Camper death near Piney raises concerns over dead-standing tree hazards, intense forest use | VailDaily.com
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Camper death near Piney raises concerns over dead-standing tree hazards, intense forest use

Meredith Latchaw, 47, was killed by blunt force trauma when she was struck by a falling tree in the White River National Forest near Piney Lake on Friday, Eagle County coroner Kara Bettis has confirmed.

Latchaw was a science teacher at Grandview in Aurora and is remembered as a favorite among students for her kid-centered approach, Principal Lisa Roberts told Alan Gionet with KCNC-TV.

Gionet himself happened to be camping nearby at the time during what was one of many busy weekends this summer in the White River National Forest. He said the tragic event shook him up considerably, not only for the freak occurrence but for the fact that Latchaw was so well admired.

“I got a message the following day from one of my former co-workers whose daughter was coached by her in volleyball … I’ve only begun to realize what a wonderful human being she was,” Gionet said.

Meredith Latchaw (credit: CBS)
Meredith-Latchaw-credit-CBS

Camps cramped

While dead-standing trees fall frequently in the White River National Forest, deaths are rare, said District Ranger Leanne Veldhuis.

The fact that a tree struck Latchaw on Friday speaks to the larger issues of intense use of public lands in Colorado this summer.

“We have a lot more people in the forest,” Veldhuis said.

Visiting from the Front Range, Gionet said his family couldn’t find a spot to camp anywhere else in the state on Friday, so he went to a first-come, first-serve location near Red Sandstone Road, about 12 miles north of the town of Vail. He assumed the site would be available but when he got there, Gionet realized the location he had in mind had been closed off.

“There really weren’t very many sites,” he said.

The “sites” to which Gionet refers aren’t designated sites, but as dispersed camping is available to all in the National Forest, “sites” like the ones the Gionet and Latchaw families identified on Friday have been well worn from much use, with grass packed down on flat spots and circles of rocks which are used for campfires. They begin to resemble traditional sites after several weeks of heavy use.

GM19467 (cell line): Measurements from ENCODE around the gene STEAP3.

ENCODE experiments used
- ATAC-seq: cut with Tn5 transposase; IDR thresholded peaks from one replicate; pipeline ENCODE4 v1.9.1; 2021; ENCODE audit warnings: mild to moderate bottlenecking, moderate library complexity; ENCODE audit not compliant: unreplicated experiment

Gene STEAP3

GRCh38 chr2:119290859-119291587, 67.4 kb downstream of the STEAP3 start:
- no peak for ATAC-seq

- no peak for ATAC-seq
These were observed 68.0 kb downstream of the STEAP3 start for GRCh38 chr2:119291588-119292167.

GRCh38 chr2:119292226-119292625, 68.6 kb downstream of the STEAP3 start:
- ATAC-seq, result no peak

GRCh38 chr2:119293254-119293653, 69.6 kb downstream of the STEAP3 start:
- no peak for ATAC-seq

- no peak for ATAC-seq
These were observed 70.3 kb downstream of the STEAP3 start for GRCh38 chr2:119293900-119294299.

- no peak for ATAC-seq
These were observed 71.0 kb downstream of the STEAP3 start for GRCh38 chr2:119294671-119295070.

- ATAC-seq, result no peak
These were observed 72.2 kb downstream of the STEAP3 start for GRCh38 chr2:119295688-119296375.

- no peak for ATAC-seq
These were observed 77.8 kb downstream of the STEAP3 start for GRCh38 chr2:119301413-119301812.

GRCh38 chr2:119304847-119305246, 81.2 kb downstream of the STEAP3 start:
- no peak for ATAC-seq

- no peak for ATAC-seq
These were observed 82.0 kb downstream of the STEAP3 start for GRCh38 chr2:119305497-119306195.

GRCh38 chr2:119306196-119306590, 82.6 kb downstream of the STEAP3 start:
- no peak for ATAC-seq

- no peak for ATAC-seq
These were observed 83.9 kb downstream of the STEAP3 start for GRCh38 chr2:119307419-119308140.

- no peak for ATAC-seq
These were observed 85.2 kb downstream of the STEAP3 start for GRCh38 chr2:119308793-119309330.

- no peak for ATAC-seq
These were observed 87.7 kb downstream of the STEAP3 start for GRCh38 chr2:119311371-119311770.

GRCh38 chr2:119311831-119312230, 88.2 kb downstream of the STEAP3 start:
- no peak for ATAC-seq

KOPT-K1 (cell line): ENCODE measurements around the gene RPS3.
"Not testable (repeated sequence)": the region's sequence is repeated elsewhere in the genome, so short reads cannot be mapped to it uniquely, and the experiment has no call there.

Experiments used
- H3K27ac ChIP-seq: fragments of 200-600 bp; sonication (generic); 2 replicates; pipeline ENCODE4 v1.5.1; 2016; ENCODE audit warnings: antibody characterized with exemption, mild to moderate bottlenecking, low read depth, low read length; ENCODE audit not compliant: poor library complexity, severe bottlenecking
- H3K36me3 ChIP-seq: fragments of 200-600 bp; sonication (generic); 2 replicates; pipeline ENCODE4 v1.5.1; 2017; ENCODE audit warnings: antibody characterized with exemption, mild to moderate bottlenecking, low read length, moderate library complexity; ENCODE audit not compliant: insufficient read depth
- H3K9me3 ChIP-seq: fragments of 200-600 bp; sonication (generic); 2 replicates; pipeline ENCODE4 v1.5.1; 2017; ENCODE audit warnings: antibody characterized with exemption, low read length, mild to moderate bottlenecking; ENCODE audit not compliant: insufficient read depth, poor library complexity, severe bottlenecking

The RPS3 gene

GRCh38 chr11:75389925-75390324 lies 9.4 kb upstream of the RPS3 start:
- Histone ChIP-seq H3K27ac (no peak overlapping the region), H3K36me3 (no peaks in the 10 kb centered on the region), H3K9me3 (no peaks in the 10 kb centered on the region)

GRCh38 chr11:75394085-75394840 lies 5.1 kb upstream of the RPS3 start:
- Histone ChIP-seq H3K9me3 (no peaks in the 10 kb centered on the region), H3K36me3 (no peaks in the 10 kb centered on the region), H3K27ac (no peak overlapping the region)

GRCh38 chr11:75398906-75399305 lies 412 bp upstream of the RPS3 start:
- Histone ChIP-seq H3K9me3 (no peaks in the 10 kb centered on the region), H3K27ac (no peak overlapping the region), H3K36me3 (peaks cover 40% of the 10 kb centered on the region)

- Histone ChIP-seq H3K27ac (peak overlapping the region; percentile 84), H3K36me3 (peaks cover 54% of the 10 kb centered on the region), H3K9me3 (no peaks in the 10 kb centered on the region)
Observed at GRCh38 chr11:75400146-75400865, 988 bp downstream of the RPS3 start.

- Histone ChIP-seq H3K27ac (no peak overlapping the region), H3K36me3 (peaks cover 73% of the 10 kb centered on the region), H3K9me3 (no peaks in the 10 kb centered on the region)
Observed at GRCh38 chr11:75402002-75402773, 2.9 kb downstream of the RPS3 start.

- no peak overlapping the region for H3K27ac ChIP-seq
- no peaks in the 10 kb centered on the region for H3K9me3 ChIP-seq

Gionet said he selected one of those sites, and the Latchaw family was in a similar site next to his, about 100 feet away. Moments later, “gusty winds had come up, and knocked that tree down on the family’s campsite,” Gionet said.

Tree removal efforts

Removal of dead-standing trees has been common in nearby forest areas in recent years, but it’s usually performed in the name of wildfire fuels removal.

Upon hearing about the incident near Piney Lake on Friday, University of Colorado forest ecologist Thomas Veblen said removal of dead-standing trees from localized areas near trails, roads and camping areas makes more sense than removal of dead-standing trees over a vast area of the backcountry.

“Dead-standing trees are part of the norm for those forests,” Veblen said. However, “in areas where people are walking around, you want to cut the dead trees.”

Veblen said while he’s never seen a data set to quantify the danger, the fact that dead standing trees can kill people in the forest is well known among researchers.

“There are many times when I’ve been out with a field crew of students, working in areas of beetle kill, and when the wind comes up, we just have to leave, we have to get out,” Veblen said. “This is a very significant risk.”

Gionet said he would like to see dead-standing trees removed from the well-known camping areas of the White River National Forest, like the one where his family and the Latchaws were camping. Veldhuis agreed it’s something to consider, in light of the increased use the forest has seen in recent months.

Veblen said the forest service has made efforts to that end in other areas of Colorado in recent years.

“It’s hot and sunny in areas where I used be able to camp under a tree cover, but the hazard of those trees — especially the lodgepole pine, which decay very quickly — the hazard of those falling on tents and hikers is just so high that the forest service had no choice,” Veblen said. “And that’s totally justified. Spend the money cutting those trees, but I have to question the logic of doing helicopter logging in remote areas where people are unlikely to be able to walk.”


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